We were overwhelmed with Burgandy’s complexity. The soil, the climate, the changes in altitudes… It was overwhelming. vineyards separated by a stone wall or a path can possess very different flavors and levels of quality. I felt like we would never learn it all. On our tour, Jean-Michel (from Authentica Tours) explained how the wines are classified and it really helped make sense of them. The vineyards of Burgundy have four levels:
- Regional and district appellations that tell it’s from the area or even a specific part of it. The label will read something like (AOC Bourgogne, Bourgogne Hautes-Côtes de Beaune, Bourgogne Hautes-Côtes de Nuits, or Mâcon-Villages).
- Premier Cru (1ere Cru)
- Grand Cru
The reason the labeling system is so specific is the terroir is so diverse. Different soils and geology produce different tastes. Two of the wines below were produced just feet from each other. We were astonished by how different they tasted. Incredible.
Regional wines are produced over the entire region (Bourgogne = Burgundy). If you want to try one, the label will say “Bourgogne”. They may sometimes combine different types of grapes in these wines.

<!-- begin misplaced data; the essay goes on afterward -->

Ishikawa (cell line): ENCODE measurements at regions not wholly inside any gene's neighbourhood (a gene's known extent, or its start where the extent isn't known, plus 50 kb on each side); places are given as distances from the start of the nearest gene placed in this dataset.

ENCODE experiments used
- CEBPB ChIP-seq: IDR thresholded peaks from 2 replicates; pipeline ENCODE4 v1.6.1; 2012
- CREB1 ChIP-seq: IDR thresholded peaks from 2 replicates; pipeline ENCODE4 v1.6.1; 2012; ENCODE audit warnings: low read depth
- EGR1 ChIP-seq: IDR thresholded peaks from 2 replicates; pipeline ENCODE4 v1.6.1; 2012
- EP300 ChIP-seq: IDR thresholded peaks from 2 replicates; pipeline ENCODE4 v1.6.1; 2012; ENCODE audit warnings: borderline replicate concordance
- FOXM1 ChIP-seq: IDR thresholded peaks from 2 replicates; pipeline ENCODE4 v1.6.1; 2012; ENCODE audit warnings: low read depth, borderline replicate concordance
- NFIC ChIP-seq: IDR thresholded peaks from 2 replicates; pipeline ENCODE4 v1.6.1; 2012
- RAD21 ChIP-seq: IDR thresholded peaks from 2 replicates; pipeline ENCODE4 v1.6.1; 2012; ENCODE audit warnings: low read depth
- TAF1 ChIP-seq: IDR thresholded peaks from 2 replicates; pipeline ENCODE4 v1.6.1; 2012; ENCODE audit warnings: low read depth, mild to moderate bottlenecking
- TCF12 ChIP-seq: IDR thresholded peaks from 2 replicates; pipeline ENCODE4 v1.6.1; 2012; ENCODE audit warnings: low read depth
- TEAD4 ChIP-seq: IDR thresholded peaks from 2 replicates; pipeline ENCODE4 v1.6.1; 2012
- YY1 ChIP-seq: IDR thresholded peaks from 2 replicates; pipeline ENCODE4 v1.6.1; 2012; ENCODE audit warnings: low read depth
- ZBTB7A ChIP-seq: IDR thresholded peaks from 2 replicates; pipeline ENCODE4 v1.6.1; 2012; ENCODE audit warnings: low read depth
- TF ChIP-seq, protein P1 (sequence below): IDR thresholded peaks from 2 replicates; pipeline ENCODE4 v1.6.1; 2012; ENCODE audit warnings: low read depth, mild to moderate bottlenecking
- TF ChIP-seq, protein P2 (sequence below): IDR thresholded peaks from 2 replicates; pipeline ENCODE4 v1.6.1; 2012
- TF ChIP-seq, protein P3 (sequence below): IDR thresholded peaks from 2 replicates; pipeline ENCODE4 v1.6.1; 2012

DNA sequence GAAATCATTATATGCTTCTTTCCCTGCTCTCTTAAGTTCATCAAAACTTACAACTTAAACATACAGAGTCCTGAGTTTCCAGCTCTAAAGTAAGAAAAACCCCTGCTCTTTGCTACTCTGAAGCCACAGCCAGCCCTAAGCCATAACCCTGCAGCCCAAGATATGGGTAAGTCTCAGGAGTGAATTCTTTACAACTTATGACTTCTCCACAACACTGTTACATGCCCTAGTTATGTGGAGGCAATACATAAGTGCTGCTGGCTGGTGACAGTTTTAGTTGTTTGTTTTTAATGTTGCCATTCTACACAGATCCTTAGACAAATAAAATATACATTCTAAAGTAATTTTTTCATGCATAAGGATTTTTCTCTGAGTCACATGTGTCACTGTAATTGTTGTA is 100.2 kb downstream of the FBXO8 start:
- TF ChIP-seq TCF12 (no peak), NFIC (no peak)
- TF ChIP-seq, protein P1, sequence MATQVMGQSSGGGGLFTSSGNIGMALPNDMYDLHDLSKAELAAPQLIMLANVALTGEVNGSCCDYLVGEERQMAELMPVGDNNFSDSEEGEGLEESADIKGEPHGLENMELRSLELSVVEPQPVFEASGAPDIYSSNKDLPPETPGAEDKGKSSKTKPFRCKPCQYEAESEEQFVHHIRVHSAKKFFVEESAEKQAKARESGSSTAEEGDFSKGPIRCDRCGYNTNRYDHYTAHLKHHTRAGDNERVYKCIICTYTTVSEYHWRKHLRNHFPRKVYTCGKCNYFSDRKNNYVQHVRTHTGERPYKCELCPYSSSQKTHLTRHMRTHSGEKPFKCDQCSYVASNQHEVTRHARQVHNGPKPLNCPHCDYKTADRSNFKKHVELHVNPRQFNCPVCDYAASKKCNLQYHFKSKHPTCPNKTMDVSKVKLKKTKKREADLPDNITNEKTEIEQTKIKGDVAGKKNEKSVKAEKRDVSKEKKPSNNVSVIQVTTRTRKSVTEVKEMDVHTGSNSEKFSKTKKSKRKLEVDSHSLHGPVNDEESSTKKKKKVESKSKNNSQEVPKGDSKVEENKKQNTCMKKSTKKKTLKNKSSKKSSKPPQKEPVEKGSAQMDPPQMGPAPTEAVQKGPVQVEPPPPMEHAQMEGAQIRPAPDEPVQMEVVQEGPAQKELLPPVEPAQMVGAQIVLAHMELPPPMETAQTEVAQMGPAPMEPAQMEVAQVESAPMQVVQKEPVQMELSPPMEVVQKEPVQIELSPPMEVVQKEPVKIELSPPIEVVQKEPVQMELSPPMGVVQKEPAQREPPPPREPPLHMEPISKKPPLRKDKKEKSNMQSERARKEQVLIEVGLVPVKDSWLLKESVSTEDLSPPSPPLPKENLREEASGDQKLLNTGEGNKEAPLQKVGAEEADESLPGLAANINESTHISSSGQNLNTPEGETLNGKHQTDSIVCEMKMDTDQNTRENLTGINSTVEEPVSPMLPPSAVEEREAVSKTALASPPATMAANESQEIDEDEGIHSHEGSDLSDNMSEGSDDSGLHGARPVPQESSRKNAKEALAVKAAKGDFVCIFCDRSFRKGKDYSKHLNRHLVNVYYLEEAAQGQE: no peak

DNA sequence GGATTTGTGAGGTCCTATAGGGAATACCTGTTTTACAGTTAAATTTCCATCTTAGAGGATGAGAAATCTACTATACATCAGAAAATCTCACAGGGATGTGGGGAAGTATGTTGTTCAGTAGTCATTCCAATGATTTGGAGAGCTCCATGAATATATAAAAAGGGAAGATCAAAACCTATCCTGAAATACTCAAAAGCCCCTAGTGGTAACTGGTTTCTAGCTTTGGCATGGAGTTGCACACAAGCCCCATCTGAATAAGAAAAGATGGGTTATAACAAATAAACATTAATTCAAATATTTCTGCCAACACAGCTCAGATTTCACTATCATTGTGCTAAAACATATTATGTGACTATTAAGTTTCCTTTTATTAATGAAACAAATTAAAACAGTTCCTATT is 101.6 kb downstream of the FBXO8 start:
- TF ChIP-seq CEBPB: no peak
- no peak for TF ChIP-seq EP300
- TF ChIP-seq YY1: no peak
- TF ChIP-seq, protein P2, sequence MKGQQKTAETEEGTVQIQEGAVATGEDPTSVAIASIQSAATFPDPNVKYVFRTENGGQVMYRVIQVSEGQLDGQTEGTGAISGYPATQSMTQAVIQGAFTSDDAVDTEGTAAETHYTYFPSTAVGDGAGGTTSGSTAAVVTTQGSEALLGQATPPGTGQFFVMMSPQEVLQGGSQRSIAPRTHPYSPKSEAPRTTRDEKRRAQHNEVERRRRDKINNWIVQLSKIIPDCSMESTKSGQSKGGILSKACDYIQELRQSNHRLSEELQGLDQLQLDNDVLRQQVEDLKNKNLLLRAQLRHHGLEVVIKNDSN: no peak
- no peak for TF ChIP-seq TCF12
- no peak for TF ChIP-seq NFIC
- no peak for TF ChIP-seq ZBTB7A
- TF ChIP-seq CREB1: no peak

Village/commune wines are produced from vineyard sites (that aren’t Grand or Premier Cru) within the boundaries of one village. Each village’s wines have their own specific qualities and characteristics The village’s name will appear on the label.
Premier Cru (1ere Cru) wines are produced from very high quality vineyards (smaller, more specific areas than the village designation). The label will have:
- the name of the village,
- the Premier Cru status (how else can they get you to pay more for it), and
- the vineyard name (usually).
Grand Cru is the highest level and produced from the very best plots. They are very, very expensive. How do people know they’ll be good? They’ve grown wine on them for thousands of years; they’ve seen their consistent quality and distinctive character over the years. In these wines, everything is been done to ensure the maximum expression of the grape and the terroir. The label will contain:
- the words Grand Cru (probably in larger print than the price)
- the name of the exact part of the Grand Cru area the wine is from
According to Jean-Michel, “wine tasting is an intellectual experience.” It’s pretty fun too.